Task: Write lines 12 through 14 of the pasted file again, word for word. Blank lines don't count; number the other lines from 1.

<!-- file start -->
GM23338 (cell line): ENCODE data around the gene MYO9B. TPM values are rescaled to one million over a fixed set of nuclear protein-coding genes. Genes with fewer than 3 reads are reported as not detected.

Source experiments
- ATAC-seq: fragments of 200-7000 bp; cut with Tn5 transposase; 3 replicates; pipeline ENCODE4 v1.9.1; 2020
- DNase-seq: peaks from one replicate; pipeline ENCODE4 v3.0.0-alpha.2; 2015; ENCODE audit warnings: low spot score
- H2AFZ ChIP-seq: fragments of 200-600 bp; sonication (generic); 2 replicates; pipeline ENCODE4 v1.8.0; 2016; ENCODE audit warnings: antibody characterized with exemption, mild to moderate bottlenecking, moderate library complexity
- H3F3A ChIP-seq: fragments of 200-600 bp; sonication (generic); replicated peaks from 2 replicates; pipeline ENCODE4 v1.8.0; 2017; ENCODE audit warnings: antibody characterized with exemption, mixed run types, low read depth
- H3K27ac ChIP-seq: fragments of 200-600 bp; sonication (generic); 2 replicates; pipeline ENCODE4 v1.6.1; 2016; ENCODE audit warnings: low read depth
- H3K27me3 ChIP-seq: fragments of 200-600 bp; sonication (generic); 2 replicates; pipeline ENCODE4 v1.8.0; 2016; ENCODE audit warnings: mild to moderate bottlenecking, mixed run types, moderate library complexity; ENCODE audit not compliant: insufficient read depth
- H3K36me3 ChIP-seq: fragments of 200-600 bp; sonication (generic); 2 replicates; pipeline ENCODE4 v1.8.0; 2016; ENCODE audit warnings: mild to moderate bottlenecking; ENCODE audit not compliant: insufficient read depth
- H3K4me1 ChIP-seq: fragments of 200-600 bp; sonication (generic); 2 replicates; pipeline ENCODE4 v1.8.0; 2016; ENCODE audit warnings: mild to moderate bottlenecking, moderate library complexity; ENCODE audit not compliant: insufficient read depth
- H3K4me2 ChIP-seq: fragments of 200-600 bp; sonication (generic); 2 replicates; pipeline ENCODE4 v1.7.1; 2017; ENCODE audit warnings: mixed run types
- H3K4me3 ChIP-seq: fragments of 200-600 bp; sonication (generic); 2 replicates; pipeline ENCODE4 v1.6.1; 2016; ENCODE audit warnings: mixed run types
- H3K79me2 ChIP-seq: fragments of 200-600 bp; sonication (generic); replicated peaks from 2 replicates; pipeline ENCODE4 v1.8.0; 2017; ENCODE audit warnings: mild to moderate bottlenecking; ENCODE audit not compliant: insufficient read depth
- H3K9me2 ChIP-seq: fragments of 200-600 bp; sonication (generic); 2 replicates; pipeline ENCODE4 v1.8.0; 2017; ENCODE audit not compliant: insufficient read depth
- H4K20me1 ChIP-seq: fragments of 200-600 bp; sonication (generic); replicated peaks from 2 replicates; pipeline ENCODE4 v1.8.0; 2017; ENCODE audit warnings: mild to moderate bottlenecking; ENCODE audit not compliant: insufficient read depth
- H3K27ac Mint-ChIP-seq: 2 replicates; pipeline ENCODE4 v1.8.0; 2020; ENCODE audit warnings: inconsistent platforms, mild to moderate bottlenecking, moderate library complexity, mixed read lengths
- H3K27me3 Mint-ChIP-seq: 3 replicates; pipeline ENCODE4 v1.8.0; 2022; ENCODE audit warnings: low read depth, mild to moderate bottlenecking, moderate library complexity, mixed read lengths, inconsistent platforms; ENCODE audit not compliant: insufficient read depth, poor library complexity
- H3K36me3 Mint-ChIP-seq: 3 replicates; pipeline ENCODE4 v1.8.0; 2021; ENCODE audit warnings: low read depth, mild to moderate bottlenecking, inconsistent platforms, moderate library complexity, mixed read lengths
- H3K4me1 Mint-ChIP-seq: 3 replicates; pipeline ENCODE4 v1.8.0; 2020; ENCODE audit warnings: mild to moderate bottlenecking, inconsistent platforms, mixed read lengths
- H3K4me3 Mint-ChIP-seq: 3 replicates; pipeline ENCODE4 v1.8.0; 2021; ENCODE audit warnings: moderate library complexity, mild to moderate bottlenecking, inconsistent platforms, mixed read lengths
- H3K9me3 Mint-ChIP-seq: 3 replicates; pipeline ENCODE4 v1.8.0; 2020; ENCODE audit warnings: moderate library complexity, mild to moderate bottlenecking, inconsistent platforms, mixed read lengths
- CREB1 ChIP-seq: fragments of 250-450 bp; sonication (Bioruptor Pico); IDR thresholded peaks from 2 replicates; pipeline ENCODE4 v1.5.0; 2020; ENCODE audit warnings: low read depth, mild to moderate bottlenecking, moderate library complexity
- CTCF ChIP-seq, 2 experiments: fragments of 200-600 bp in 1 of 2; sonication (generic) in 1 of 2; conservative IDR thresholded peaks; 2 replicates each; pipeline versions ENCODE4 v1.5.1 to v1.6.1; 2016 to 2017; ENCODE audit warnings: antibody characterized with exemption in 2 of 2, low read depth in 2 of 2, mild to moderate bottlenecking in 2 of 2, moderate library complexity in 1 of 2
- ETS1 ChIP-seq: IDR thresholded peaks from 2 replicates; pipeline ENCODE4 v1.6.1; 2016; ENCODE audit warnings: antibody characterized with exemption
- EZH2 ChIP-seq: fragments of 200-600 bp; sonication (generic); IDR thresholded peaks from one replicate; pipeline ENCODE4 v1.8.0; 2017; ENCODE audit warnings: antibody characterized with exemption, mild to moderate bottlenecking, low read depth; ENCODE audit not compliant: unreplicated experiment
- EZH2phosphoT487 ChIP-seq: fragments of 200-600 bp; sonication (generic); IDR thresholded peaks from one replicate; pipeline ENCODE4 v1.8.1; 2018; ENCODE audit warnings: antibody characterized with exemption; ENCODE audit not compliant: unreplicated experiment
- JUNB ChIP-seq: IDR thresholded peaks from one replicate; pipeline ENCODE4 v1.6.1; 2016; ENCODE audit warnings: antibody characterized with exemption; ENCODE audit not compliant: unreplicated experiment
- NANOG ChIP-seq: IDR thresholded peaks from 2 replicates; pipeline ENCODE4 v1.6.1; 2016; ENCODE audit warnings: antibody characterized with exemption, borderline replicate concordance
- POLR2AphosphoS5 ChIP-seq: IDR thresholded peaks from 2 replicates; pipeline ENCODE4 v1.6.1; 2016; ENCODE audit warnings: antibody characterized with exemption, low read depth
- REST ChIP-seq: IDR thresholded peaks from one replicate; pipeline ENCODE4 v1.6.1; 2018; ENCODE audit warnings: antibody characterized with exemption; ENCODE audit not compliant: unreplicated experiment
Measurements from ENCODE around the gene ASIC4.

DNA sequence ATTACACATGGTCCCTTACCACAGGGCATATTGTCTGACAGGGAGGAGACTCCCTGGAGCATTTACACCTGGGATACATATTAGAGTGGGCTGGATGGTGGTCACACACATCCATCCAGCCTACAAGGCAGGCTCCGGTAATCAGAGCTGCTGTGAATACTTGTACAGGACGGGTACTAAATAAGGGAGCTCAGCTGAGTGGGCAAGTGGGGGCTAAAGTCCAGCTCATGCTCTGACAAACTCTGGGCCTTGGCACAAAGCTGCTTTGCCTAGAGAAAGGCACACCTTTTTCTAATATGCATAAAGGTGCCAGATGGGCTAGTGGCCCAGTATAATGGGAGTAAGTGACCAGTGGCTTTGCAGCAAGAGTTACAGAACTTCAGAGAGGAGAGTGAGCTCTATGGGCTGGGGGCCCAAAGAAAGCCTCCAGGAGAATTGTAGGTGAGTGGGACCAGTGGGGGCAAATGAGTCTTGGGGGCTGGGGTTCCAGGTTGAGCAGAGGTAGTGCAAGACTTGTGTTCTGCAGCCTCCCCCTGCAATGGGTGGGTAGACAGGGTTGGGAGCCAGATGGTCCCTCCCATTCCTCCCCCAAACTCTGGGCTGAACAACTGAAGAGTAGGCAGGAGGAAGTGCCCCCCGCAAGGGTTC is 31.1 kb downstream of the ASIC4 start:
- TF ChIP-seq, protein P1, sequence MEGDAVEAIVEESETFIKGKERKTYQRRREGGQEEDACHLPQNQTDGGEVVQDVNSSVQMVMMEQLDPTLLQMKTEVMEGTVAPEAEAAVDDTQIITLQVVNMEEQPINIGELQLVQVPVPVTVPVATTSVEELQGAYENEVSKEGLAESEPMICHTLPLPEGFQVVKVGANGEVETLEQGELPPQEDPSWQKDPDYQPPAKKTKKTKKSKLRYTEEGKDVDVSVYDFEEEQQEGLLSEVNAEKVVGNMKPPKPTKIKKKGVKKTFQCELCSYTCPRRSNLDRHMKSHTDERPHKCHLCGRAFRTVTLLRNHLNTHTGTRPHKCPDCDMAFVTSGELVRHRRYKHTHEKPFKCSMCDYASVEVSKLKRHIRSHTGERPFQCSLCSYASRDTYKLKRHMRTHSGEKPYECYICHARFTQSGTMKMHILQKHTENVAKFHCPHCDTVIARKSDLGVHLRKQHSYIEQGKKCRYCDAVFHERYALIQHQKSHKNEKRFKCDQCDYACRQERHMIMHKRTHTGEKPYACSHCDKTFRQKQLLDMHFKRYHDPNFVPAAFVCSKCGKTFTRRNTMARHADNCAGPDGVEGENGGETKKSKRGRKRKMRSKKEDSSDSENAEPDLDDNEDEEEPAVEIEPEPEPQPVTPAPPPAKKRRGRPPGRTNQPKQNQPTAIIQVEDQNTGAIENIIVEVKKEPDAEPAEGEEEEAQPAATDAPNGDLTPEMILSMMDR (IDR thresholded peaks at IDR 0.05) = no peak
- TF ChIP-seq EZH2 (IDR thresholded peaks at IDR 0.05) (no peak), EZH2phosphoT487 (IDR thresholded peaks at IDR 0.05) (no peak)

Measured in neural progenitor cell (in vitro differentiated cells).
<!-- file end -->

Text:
- H3K4me3 ChIP-seq: fragments of 200-600 bp; sonication (generic); 2 replicates; pipeline ENCODE4 v1.6.1; 2016; ENCODE audit warnings: mixed run types
- H3K79me2 ChIP-seq: fragments of 200-600 bp; sonication (generic); replicated peaks from 2 replicates; pipeline ENCODE4 v1.8.0; 2017; ENCODE audit warnings: mild to moderate bottlenecking; ENCODE audit not compliant: insufficient read depth
- H3K9me2 ChIP-seq: fragments of 200-600 bp; sonication (generic); 2 replicates; pipeline ENCODE4 v1.8.0; 2017; ENCODE audit not compliant: insufficient read depth